• On 15 December 2006, the Governor of Tamil Nadu and the Chancellor of Madurai Kamaraj University, Surjit Singh Barnala conferred an honorary doctorate on the Chief Minister on the occasion of the 40th annual convocation.
  • In June 2007,[23][24][25] the Tamil Nadu Muslim Makkal Katchi announced that it would confer the title "Friend of the Muslim Community" (Yaaran-E-Millath) upon M. Karunanidhi.


He has been indicted by the Sarkaria commission for corruption in allotting tenders for the Veeranam project.[26] Indira Gandhi dismissed the Karunanidhi government based on charges of possible secession and corruption. In 2001, he was arrested on the charges of corruption in the construction of flyovers in Chennai.[27] He and his party members were also charged under four Sections like IPC 120(b), IPC 167, IPC 420 and IPC 409.[28]

Ram Setu remarksEdit

In response to the Sethusamudram controversy, Karunanidhi questioned the existence of the Hindu God Rama. He said 'It is said that there was a God thousands of years ago called Ram. Do not touch the bridge built by him. I ask who is this Ram? Which engineering college did he graduate from?" His remarks caused a firestorm of controversy. BJP leader Ravi Shankar Prasad accused Karunanidhi of religious discrimination when noting "We would like to know from Karunanidhi if he would make a similar statement against religious head of any other religion; chance are he may not."[29]

Connections with LTTEEdit

The interim report of Justice Jain Commission, which oversaw the investigation into Rajiv Gandhi's assassination, indicted Karunanidhi for abetting the Liberation Tigers of Tamil Eelam (LTTE).[30] The interim report recommended that Tamil Nadu Chief Minister M. Karunanidhi and the DMK party be held responsible for abetting Rajiv Gandhi's murderers. The final report contained no such allegations.[31] In April 2009, in an interview to NDTV, Karunanidhi made a controversial remark stating that "Prabhakaran is my good friend" and also said, "India could not forgive the LTTE for assassinating Rajiv Gandhi".[32][33][34]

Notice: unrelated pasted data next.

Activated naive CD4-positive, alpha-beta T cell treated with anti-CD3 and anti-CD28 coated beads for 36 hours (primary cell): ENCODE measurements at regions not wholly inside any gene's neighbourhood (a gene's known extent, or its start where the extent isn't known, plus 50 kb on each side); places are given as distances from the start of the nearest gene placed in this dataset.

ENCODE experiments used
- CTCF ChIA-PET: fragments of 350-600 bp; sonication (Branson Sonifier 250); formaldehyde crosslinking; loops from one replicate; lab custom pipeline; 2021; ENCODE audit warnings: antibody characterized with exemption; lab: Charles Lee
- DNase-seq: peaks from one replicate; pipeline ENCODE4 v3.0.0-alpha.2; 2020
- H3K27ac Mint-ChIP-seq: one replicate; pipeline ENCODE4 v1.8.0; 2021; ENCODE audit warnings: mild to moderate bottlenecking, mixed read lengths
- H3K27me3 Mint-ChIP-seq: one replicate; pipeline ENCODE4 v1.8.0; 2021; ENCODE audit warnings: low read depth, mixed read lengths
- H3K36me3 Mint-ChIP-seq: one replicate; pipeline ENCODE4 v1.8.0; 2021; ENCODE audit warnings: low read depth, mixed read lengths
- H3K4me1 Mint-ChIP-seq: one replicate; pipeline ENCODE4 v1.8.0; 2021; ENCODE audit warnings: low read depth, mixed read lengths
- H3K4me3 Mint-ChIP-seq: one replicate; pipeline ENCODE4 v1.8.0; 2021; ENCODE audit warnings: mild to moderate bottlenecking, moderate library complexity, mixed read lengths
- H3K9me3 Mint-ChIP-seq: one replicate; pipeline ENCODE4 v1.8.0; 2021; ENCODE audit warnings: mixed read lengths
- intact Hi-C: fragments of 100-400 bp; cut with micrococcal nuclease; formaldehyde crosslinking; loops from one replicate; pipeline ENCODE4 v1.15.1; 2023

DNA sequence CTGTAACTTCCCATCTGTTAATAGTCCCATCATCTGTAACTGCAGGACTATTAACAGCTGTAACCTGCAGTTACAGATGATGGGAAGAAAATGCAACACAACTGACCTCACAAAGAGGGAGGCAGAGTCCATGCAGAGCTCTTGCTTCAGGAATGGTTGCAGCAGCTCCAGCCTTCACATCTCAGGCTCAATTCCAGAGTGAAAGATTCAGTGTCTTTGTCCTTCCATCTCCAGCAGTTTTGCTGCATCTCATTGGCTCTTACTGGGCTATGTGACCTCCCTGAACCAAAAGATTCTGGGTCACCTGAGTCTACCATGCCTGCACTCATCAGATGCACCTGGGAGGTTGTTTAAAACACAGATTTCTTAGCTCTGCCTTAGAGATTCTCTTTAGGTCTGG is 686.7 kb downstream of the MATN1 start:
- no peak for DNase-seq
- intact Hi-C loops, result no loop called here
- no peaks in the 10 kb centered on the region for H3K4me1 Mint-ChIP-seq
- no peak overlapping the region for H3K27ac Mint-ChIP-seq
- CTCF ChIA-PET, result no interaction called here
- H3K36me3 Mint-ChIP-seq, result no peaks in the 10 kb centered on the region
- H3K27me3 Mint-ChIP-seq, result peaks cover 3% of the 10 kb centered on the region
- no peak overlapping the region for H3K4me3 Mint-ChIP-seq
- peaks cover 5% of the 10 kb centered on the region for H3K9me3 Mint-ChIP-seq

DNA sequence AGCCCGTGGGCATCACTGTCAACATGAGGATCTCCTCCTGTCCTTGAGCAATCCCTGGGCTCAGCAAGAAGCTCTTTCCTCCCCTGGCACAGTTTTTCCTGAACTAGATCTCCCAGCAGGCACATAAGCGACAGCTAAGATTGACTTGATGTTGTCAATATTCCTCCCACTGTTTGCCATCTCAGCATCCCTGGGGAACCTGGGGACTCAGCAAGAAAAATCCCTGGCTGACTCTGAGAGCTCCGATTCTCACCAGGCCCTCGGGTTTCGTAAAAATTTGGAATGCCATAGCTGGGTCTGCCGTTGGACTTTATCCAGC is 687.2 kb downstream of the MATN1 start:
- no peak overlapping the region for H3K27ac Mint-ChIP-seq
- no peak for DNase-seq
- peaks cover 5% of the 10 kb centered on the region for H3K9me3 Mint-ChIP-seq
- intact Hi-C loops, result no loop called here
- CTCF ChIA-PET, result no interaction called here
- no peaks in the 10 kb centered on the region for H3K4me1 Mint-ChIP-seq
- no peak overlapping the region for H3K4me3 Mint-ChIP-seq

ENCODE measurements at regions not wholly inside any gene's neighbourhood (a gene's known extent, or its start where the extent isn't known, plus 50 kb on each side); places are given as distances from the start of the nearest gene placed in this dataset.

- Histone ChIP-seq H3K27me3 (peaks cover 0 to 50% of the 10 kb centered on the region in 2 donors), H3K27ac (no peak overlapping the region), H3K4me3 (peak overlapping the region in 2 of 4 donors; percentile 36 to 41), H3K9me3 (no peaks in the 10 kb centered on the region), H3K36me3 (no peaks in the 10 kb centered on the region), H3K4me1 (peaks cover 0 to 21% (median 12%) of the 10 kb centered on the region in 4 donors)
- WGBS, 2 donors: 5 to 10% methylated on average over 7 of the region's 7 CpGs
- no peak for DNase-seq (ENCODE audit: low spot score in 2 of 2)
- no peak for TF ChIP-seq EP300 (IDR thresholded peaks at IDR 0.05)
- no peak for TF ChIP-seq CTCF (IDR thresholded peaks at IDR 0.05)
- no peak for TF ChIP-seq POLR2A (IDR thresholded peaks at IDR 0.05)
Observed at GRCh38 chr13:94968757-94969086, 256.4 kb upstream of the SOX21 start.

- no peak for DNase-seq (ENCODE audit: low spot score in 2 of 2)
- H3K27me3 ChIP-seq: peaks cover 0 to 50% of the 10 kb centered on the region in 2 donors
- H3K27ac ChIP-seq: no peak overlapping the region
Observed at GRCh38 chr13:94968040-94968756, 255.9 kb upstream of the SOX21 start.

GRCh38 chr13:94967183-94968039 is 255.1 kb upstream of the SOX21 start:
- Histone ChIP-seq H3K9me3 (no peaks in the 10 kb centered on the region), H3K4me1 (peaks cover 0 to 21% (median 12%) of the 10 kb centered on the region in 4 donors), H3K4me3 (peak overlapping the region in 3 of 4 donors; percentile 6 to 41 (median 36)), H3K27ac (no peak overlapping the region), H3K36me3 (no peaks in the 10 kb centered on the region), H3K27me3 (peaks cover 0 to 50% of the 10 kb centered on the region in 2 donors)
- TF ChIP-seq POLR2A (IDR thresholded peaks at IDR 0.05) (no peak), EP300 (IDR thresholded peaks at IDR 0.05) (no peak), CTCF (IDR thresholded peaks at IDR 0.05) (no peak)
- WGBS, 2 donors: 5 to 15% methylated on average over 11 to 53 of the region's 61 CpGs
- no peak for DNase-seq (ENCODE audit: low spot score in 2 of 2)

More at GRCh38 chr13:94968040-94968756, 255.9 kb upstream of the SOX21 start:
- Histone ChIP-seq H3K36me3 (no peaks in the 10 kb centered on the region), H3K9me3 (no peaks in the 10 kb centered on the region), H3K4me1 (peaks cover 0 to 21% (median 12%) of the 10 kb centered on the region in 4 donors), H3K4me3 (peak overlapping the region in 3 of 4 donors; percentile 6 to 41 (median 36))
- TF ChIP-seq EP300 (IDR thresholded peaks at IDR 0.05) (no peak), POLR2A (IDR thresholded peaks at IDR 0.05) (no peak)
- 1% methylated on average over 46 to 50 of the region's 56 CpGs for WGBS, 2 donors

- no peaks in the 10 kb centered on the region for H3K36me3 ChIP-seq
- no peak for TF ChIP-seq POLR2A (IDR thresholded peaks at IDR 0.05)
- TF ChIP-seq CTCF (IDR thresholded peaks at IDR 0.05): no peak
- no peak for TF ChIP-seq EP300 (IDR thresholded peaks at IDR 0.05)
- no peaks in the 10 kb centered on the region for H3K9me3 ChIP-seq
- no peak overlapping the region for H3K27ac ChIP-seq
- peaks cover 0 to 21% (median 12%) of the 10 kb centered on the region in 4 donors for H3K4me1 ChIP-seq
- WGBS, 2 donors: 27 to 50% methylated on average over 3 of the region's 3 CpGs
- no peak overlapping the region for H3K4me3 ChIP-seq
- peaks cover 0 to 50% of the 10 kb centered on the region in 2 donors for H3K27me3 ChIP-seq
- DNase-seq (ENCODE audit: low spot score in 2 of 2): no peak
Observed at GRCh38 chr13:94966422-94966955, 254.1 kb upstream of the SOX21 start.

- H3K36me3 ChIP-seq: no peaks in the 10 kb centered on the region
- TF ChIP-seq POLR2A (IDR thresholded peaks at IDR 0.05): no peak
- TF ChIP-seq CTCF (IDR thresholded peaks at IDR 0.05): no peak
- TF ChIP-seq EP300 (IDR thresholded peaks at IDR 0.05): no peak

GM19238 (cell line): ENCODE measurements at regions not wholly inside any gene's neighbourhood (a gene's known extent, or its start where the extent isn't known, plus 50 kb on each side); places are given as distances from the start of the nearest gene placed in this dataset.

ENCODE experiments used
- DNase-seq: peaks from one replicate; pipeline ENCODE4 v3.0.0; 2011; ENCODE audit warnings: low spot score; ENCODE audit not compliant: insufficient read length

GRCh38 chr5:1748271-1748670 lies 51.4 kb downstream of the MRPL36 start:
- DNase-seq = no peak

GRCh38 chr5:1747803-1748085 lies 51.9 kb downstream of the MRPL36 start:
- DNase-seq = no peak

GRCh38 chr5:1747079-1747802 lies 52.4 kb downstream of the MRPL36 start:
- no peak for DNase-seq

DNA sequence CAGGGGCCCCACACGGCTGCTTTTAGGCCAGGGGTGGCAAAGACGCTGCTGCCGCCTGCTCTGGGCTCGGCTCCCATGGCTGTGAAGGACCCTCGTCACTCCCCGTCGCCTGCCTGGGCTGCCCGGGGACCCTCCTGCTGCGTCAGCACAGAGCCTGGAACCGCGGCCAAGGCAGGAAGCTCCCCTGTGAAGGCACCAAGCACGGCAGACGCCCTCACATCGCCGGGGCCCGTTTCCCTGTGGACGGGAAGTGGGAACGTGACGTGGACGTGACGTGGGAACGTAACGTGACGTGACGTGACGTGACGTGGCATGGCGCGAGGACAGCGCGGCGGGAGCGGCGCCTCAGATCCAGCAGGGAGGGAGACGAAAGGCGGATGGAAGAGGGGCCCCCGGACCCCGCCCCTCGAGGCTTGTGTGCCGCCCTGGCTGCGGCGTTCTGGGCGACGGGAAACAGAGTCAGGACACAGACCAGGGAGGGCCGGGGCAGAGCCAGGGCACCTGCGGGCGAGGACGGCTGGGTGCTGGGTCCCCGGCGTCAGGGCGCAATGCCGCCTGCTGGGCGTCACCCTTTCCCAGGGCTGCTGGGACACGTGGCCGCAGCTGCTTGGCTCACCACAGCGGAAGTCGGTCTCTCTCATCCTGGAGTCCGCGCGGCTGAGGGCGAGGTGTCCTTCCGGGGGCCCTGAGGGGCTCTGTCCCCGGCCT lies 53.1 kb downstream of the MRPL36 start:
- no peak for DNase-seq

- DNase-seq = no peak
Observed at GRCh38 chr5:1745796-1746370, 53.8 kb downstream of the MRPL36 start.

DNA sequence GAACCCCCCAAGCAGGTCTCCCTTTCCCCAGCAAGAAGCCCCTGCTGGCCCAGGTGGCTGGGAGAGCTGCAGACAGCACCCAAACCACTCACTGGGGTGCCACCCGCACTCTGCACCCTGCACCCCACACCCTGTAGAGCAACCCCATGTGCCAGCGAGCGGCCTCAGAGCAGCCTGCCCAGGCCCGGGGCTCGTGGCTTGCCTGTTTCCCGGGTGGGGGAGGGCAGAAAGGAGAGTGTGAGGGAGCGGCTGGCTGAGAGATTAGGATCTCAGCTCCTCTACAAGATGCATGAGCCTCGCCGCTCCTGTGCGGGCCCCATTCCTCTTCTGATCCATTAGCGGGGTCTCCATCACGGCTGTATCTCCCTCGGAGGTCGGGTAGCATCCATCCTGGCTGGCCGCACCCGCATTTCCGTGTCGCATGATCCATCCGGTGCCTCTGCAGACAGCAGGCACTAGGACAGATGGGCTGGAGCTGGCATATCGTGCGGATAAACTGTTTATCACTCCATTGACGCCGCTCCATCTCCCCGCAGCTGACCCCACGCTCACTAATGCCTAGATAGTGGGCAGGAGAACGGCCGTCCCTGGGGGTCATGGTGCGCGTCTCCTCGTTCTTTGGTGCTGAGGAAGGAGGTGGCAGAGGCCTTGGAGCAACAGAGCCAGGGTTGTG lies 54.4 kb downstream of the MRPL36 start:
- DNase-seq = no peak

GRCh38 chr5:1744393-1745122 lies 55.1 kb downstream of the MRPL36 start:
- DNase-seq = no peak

Allegations of nepotismEdit

Karunanidhi has been accused by opponents, by some members of his party, and by other political observers of trying to promote nepotism.[35][page needed] Many political opponents and DMK party senior leaders have been critical of the rise of M. K. Stalin in the party.[citation needed] But some of the party men have pointed out that Stalin has come up on his own. He has faced a lot of hardship since 1975, when he was jailed under the Maintenance of Internal Security Act (MISA) and was beaten up in jail so brutally during the Emergency that a fellow DMK party prisoner died trying to save him.[36] Stalin was an MLA in 1989 and 1996 when his father Karunanidhi was the Chief Minister, but he was not inducted into the Cabinet. He became Chennai's 44th mayor and its first directly elected mayor in 1996. It was only in his fourth term as MLA that he was made a Minister in the Karunanidhi cabinet and then in 2009 was made the Deputy Chief Minister. His daughter Kanimozhi is a Rajya Sabha MP now.